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What Is a CSA Score? How Is It Calculated?

The Compliance, Safety, and Accountability (CSA) is a compliance and enforcement program that follows the standards set by the FMCSA to improve safety on the road. Every CDL driver operating under a USDOT number is given a CSA score consisting of roadside inspection data.

If drivers have violations in any of the 7 behavior categories below their scores can be negatively impacted.

Behavior Categories:

  • Unsafe Driving – moving violations and auto crimes. This could include things like speeding, reckless driving, improper lane change, and so on.

  • Crash Indicator – carrier is repeatedly involved in state-reported crashes.

  • Hours of Service Compliance – driving while out of compliance with hours-of-service requirements.

  • Vehicle Maintenance – issues with maintaining a vehicle like brakes, lights, or even shifting loads.

  • Controlled Substance or Alcohol – being in possession of or driving under the influence of illegal prescription drugs. This also includes the improper use of over-the-counter drugs.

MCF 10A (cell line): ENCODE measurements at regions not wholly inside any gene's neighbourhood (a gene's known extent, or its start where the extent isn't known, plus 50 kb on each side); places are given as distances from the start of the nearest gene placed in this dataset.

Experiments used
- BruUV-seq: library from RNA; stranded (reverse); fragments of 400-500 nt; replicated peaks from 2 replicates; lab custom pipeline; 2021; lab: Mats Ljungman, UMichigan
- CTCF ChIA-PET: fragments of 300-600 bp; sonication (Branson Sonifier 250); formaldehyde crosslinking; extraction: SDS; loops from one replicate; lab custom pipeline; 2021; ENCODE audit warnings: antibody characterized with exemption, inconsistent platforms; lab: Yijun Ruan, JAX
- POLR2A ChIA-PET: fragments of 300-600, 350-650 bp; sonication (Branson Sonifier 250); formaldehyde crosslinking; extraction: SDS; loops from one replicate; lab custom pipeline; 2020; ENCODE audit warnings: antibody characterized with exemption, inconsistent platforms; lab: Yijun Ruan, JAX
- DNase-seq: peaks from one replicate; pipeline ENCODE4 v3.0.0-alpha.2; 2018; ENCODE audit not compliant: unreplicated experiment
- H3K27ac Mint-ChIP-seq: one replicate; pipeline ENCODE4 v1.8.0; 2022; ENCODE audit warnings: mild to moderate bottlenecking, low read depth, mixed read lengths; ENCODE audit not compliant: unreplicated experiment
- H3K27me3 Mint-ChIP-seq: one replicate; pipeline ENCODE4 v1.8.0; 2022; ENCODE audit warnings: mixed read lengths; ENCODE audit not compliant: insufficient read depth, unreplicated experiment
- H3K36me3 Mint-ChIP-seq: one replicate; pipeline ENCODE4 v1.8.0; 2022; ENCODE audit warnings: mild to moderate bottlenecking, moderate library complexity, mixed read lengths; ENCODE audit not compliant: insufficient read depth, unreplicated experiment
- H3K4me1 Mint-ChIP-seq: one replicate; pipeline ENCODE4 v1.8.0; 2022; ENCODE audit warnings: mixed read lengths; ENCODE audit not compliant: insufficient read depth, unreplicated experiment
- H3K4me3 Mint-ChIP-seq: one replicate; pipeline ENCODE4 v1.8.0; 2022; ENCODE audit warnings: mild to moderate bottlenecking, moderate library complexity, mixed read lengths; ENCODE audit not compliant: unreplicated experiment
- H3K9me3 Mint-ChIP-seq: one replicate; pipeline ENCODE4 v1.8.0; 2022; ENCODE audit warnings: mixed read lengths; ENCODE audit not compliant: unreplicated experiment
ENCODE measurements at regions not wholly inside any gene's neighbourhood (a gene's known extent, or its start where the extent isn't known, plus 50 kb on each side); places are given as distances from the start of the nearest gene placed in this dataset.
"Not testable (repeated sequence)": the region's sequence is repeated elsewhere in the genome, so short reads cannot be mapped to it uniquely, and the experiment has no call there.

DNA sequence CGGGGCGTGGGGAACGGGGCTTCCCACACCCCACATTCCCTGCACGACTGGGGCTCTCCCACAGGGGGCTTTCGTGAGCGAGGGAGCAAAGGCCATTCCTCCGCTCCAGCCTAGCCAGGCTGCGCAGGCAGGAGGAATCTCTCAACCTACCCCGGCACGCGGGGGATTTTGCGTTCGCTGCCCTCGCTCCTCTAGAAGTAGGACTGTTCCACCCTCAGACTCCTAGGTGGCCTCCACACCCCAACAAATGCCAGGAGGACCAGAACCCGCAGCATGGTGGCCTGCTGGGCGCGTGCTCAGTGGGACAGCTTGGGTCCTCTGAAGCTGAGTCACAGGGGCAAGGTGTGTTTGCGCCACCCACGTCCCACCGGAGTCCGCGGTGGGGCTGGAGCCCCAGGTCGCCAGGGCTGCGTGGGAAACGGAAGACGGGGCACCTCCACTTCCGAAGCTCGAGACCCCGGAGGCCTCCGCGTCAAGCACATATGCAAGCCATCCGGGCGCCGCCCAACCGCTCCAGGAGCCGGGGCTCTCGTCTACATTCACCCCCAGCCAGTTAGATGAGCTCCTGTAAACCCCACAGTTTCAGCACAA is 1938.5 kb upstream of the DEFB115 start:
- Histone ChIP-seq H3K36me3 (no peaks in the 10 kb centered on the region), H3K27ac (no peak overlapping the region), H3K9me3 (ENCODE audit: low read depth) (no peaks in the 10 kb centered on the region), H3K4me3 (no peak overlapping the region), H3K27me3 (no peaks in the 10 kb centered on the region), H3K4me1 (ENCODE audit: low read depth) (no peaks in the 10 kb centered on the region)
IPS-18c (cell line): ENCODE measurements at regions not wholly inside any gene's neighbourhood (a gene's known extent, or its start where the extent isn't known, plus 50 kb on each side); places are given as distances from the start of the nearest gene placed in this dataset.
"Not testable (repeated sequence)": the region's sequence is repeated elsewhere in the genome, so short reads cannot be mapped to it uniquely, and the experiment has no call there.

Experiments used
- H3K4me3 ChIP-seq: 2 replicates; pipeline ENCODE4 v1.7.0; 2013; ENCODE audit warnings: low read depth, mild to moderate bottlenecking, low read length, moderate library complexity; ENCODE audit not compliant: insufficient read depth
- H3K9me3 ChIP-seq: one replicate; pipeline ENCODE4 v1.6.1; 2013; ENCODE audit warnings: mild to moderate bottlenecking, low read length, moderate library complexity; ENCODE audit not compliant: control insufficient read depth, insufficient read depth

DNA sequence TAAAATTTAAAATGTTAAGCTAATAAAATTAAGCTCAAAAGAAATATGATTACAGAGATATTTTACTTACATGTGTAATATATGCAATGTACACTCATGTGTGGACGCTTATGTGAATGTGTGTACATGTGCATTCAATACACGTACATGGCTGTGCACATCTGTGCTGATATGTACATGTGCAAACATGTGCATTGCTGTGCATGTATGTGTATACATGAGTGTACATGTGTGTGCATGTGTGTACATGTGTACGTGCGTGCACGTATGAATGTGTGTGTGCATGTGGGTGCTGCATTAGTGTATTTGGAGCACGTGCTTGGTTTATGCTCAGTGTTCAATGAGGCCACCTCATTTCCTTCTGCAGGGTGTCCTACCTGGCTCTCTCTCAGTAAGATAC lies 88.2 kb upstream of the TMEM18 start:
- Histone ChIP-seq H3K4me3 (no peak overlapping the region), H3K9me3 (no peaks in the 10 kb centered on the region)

• Hazardous Materials Compliance – not having proper paperwork or securely packaging and labeling hazardous materials.

  • Driver Fitness – an unfit driver that does not have the proper certifications or is deemed medically incapable.

Carriers and drivers with a USDOT number can view their CSA score via the Safety Measurement System. The FMCSA updates this system once a month with data on inspection violations, crashes (no matter who’s at fault), and even the number of miles run by the driver. Some of the behavior categories will score higher than others and a CSA score chart can be used to understand the details of basic violations. Carriers should monitor their scores because the CSA decides which corrective actions should be taken against the carrier based on scores. Scores can also impact if a shipper will work with the carrier, or if an employer will hire a driver.

The FMCSA will send warnings to carriers when their data indicates the carrier is not complying with safety regulations. The warnings will indicate which BASIC has a higher safety and compliance score, or more violations than similar carriers. Violation data is compiled into each category and the carrier receives a score that is a comparison to carriers with similar numbers of inspections and violations. Each BASIC category has an intervention threshold, which was established because they are strong indicators of future crash risk. If a carrier’s scores exceed this threshold within a given month, then the carrier is placed on the FMCSA’s priority list to receive an audit.

Source: SMS Methodology Book

Understanding CSA Points and Score Chart